March 27, 2024

President Joe Biden signed into law a $1.2 trillion spending package, keeping the U.S. government funded through a fiscal year that began six months ago. PresidentBiden described the package, which Congress overwhelmingly passed in the early hours of Saturday, as investing in Americans as well as strengthening the economy and national security. President Biden urged Congress to pass other bills stuck in the legislative chambers. The Democratic-majority Senate passed the spending bill with a 74-24 vote. Key federal agencies including the departments of Homeland Security, Justice, State and Treasury, which houses the Internal Revenue Service, will remain funded through Sept. 30.

The Department of the Treasury (Treasury) released a report on Managing Artificial Intelligence-Specific Cybersecurity Risks in the Financial Services Sector. The report follows from the Executive Order on the Safe, Secure, and Trustworthy Development and Use of Artificial Intelligence (AI). In the report, Treasury identifies significant opportunities and challenges that AI presents to the security and resiliency of the financial services sector. The report outlines a series of next steps to address immediate AI-related operational risk, cybersecurity, and fraud challenges.

The Justice Department charged KuCoin, one of the world’s largest cryptocurrency exchanges, with allegedly violating anti-money laundering laws and becoming an illicit-finance hub. The Justice Department alleges that KuCoin, along with founders Chun Gan and Ke Tang, concealed the exchange’s presence in the U.S. in an attempt to avoid complying with anti-money laundering and know-your-customer requirements. The Commodity Futures Trading Commission (CFTC) filed parallel charges, alleging that KuCoin has been operating as an illegal crypto derivatives exchange.

Office of the Comptroller of the Currency (OCC) Acting Comptroller Michael Hsu discussed fairness and effective compliance risk management in remarks at CBA LIVE 2024, hosted by the Consumer Bankers Association. Acting Comptroller Hsu discussed how banks can improve their ability to anticipate and adapt to emerging compliance risk issues by elevating and developing a strong internal sense of fairness.

Consumer Financial Protection Bureau (CFPB) Director Rohit Chopra also delivered remarks at CBA LIVE. Director Chopra discussed competition in the credit card market, and why the CFPB is sharpening its focus and attention on the market.

The OCC released its fourth quarter 2023 Quarterly Report on Bank Trading and Derivatives Activities. The report found cumulative trading revenue of U.S. commercial banks and savings associations of $11.6 billion in the fourth quarter of 2023. The fourth quarter trading revenue was $1.6 billion, or 11.8 percent, less than in the previous quarter and $2 billion, or 20.4 percent, more than a year earlier.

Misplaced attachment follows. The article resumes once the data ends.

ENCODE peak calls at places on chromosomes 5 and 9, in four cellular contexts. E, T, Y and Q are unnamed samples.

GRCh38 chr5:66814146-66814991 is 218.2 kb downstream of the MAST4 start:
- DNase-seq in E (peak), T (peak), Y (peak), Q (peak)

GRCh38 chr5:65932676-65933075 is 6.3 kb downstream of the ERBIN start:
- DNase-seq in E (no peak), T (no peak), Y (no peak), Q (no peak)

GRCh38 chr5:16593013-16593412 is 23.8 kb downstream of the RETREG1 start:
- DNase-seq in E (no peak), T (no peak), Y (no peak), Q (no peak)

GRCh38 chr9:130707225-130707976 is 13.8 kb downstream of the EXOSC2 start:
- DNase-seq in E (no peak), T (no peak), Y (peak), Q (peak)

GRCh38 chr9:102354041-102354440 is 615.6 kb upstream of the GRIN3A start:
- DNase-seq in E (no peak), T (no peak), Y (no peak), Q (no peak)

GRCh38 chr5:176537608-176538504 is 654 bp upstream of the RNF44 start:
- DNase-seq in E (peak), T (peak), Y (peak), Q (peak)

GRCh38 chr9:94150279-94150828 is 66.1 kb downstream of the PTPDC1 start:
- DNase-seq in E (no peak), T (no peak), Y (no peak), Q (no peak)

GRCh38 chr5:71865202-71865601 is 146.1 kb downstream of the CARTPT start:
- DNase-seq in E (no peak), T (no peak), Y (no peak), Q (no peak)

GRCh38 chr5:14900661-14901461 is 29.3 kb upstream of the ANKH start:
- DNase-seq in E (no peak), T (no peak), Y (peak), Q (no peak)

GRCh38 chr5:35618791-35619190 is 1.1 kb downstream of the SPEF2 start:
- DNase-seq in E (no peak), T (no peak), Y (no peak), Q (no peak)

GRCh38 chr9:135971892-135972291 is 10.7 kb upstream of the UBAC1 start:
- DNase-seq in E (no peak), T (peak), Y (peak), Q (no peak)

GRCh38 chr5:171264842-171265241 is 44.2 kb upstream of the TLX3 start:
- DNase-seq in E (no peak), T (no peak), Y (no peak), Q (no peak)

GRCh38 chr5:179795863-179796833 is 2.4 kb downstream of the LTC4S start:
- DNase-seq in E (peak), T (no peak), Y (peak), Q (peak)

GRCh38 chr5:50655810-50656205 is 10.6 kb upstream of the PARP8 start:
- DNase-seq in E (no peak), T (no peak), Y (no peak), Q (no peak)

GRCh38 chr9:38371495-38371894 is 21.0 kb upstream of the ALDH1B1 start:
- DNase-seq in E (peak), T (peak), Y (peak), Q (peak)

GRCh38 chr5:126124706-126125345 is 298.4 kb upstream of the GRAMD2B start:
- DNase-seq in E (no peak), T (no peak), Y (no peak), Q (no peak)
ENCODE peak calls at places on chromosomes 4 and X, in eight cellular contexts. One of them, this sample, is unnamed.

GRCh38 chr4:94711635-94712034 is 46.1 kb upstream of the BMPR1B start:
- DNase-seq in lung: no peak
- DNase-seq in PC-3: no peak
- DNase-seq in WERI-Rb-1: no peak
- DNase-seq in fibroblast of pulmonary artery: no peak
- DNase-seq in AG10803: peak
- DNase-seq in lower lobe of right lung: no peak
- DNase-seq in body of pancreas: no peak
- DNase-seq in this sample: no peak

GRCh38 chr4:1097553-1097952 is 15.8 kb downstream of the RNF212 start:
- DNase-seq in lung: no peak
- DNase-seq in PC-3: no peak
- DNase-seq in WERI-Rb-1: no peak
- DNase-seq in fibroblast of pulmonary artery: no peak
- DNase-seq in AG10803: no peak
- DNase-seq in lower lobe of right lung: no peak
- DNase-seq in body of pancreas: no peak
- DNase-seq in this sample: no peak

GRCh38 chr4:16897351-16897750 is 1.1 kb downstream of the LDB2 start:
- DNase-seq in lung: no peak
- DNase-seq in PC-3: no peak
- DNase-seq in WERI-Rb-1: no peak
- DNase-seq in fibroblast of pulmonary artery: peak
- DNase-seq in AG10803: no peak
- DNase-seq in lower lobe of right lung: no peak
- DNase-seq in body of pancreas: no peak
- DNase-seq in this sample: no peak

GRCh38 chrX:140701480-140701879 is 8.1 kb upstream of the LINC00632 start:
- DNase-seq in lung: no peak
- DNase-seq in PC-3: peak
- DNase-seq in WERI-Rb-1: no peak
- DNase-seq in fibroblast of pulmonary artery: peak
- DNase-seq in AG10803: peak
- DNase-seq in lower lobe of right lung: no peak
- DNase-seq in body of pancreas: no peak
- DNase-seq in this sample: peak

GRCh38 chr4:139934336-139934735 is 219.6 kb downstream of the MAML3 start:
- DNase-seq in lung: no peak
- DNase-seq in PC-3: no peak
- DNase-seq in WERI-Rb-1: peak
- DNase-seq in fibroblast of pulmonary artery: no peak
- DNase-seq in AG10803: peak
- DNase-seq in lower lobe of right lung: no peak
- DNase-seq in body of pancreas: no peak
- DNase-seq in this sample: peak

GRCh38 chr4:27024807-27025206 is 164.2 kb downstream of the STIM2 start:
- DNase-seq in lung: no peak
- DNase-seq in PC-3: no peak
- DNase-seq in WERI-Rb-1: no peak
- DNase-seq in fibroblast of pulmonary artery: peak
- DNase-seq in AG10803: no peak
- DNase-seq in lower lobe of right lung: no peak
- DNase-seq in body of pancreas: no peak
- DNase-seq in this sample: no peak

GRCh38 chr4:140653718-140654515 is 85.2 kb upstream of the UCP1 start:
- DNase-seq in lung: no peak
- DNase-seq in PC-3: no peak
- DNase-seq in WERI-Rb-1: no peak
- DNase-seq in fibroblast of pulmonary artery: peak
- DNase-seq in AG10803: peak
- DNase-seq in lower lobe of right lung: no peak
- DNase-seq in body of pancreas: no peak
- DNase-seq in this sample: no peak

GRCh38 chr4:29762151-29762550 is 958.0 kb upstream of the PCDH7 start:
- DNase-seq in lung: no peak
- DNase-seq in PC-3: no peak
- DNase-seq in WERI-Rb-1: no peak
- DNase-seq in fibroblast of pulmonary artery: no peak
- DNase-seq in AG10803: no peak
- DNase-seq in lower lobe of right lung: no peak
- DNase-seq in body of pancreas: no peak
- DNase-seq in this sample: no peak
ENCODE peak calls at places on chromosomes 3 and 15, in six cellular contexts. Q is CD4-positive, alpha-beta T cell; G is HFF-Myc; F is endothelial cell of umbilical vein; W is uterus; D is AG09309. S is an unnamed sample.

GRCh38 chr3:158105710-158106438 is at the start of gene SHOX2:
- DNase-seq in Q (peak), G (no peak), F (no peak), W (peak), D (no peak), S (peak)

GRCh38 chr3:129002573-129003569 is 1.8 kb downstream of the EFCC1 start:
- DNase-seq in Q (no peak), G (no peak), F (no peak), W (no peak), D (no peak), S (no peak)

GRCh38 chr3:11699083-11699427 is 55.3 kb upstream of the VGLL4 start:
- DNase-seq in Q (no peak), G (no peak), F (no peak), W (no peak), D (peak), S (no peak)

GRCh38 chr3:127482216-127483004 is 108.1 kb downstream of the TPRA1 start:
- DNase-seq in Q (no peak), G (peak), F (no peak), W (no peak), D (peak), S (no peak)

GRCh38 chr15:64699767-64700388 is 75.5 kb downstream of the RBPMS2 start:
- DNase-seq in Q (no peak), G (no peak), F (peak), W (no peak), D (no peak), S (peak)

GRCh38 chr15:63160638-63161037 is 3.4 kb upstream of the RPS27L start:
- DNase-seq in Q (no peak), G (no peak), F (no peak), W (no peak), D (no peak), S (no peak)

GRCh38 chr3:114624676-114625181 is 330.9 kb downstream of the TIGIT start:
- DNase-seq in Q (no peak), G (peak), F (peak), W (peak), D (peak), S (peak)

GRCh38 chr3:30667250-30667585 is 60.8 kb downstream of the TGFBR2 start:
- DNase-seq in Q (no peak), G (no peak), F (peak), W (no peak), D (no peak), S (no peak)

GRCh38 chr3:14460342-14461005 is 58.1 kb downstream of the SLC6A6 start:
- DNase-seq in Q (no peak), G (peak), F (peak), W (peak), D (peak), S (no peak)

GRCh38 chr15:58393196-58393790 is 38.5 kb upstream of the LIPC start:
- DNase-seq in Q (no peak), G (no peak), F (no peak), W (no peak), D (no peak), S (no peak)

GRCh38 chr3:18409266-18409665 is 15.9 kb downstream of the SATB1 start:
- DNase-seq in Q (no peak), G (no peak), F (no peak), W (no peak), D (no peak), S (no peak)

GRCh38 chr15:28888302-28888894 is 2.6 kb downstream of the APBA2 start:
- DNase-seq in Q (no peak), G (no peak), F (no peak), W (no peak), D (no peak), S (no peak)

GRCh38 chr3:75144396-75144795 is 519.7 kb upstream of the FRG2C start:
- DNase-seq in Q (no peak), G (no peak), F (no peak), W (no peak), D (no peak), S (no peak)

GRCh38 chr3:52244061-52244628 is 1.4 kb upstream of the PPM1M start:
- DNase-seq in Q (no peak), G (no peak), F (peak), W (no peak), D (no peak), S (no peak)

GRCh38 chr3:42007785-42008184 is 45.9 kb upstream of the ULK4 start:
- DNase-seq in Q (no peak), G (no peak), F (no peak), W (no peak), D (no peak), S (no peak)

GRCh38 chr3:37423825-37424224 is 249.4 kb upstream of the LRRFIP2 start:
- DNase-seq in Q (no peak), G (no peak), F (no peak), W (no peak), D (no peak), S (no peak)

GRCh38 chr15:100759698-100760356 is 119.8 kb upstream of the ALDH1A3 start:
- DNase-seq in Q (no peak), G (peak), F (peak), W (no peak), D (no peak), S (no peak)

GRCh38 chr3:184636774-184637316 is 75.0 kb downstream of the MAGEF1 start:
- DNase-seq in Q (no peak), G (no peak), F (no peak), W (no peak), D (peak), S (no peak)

The CFPB issued a new circular warning remittance transfer providers that false advertising about the cost or speed of sending a remittance transfer can violate federal law. The circular highlights several marketing practices relating to sending international money transfers that may violate the Consumer Financial Protection Act’s (CFPA) prohibition on deceptive acts or practices. This prohibition is enforced by the CFPB, states, and other regulators. Guidance in the circular applies both to traditional providers of international money transfers and to “digital wallets” that offer the capability to send money internationally from the United States.

The Federal Trade Commission (FTC) and other member agencies of the International Competition Network (ICN) jointly issued a statement about how regulatory agencies can increase their tech capacity to keep pace with the increasing use of technology across industries.

Separately, a number of U.S. federal and state agencies, including the FTC and CFPB, also released agency-specific action statements on tech capacity. These statements reflect concrete actions to increase tech capacity, including actively hiring technologists, which will help the agencies enforce existing laws and design remedies that work for consumers, workers, small businesses, and others.

The Securities and Exchange Commission (SEC) announced that it is seeking five candidates for appointment to the Investor Advisory Committee. The Committee was established under the Dodd-Frank Wall Street Reform and Consumer Protection Act to advise the Commission, protect investor interests and promote the integrity of the securities marketplace. Members of the public are encouraged to express their interest in serving on the Committee.